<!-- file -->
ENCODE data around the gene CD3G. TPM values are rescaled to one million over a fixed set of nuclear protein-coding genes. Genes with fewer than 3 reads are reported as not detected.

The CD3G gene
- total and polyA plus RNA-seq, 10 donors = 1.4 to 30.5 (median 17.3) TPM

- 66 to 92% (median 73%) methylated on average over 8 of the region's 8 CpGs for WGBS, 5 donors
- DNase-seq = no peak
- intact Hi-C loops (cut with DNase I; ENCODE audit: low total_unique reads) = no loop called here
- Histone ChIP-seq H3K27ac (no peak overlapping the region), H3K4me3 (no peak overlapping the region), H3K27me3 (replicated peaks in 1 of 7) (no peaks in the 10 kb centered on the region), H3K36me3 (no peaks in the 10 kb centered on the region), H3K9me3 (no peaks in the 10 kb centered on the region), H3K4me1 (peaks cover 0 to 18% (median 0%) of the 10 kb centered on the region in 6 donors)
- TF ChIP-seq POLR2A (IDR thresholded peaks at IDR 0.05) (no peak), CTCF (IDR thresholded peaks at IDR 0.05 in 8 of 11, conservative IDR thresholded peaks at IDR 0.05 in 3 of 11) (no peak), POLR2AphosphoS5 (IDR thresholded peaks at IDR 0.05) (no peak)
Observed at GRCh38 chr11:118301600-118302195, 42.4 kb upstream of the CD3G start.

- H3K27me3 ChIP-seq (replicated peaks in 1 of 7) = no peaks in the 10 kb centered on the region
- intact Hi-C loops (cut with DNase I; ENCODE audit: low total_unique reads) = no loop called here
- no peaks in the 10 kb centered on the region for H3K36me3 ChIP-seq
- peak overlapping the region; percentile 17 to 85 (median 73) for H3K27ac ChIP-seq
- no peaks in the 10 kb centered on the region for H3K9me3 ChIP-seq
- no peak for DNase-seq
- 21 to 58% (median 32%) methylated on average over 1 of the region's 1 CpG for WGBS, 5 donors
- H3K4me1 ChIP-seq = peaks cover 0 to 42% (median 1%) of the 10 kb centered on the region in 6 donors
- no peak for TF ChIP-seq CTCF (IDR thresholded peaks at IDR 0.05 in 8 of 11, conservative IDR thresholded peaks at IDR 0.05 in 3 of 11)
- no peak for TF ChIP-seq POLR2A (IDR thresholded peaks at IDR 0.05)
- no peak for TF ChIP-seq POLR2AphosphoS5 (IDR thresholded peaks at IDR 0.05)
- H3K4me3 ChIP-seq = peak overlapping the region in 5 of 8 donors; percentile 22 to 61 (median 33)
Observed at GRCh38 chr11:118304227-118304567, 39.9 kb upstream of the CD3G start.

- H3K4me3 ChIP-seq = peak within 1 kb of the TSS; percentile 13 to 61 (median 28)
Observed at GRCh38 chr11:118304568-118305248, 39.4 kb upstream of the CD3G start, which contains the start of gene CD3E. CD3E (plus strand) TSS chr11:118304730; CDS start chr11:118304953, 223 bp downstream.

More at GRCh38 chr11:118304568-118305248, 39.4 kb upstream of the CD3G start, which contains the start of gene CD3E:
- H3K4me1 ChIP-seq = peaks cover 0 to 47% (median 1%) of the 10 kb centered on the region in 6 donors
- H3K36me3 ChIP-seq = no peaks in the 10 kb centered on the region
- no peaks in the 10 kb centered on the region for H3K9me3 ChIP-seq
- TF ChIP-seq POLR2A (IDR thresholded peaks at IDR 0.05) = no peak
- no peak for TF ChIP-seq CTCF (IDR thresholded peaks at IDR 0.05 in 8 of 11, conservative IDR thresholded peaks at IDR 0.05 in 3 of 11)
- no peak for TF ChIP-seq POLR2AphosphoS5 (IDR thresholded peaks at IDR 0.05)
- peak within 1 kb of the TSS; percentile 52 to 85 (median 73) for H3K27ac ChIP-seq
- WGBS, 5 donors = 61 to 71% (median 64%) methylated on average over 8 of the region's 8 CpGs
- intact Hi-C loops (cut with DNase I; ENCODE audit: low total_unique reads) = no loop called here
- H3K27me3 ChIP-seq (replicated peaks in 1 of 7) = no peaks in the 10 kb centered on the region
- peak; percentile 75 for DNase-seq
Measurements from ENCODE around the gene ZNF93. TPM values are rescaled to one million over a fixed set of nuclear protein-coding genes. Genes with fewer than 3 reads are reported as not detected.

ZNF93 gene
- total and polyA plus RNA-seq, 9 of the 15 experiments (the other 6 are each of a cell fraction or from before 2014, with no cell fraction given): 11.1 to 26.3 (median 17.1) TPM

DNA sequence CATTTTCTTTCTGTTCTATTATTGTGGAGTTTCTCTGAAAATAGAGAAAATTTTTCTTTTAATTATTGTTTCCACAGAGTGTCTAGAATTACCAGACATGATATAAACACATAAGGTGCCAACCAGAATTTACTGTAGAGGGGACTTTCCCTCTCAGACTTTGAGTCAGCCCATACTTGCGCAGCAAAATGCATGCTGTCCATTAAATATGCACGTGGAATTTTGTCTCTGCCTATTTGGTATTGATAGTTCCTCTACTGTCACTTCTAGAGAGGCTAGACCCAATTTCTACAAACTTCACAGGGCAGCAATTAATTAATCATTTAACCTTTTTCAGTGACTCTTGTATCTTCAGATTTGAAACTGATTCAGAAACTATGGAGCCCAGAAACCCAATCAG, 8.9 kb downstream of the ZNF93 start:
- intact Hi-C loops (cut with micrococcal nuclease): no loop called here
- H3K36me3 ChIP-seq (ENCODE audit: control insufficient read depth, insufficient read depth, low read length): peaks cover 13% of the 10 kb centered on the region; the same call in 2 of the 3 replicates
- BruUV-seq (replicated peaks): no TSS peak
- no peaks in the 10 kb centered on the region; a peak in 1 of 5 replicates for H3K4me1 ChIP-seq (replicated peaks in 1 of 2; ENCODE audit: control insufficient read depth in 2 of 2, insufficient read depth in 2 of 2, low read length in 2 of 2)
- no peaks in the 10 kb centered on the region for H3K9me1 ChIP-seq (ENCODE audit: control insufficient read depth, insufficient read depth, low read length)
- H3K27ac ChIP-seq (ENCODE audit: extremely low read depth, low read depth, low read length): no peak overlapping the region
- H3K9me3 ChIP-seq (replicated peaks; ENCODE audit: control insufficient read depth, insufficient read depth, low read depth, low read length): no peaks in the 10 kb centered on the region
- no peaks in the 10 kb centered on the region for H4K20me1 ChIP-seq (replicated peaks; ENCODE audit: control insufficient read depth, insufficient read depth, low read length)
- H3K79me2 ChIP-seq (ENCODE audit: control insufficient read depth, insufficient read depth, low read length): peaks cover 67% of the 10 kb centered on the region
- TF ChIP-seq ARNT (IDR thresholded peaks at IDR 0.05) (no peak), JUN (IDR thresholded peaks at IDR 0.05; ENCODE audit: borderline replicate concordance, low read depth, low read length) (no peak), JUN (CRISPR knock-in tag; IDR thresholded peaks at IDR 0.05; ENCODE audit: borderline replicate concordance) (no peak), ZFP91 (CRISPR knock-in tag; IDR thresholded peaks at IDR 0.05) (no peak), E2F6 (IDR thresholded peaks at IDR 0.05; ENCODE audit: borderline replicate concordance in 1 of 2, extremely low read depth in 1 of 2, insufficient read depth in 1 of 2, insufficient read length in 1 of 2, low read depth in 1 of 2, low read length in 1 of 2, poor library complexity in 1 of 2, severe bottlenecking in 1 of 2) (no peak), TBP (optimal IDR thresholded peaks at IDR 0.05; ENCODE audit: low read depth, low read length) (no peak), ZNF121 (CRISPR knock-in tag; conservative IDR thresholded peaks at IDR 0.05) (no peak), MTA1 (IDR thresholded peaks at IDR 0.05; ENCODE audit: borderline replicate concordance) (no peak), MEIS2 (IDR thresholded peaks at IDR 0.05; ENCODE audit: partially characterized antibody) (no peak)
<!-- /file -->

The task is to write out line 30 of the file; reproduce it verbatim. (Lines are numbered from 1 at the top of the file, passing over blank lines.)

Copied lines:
- no peak for TF ChIP-seq CTCF (IDR thresholded peaks at IDR 0.05 in 8 of 11, conservative IDR thresholded peaks at IDR 0.05 in 3 of 11)